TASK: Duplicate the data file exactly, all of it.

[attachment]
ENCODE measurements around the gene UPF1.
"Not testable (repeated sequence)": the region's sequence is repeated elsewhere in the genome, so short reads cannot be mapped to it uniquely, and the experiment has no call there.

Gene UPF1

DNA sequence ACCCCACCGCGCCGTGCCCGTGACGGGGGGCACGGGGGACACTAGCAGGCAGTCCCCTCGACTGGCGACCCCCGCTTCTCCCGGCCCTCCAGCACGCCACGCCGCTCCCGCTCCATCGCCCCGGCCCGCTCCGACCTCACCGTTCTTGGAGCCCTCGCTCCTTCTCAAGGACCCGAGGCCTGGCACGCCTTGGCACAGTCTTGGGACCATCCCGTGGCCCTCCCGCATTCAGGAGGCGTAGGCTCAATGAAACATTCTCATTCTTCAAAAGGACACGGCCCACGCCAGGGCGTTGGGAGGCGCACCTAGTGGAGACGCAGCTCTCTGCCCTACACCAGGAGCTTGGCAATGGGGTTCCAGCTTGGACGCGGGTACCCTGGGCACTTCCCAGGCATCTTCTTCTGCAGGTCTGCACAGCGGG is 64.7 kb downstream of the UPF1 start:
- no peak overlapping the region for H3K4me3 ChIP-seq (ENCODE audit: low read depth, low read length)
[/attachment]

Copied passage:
ENCODE measurements around the gene UPF1.
"Not testable (repeated sequence)": the region's sequence is repeated elsewhere in the genome, so short reads cannot be mapped to it uniquely, and the experiment has no call there.

Gene UPF1

DNA sequence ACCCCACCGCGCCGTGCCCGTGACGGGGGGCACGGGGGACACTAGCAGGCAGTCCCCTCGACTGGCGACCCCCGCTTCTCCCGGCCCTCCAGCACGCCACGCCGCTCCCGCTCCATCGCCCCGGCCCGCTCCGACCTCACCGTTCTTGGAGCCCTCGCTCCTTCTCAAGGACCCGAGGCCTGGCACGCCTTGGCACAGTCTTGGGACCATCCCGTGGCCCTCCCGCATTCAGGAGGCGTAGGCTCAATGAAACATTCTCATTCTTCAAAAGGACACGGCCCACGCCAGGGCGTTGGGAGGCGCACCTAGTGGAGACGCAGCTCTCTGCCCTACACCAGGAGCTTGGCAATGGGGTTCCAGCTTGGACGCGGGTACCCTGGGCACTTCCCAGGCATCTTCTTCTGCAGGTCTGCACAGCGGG is 64.7 kb downstream of the UPF1 start:
- no peak overlapping the region for H3K4me3 ChIP-seq (ENCODE audit: low read depth, low read length)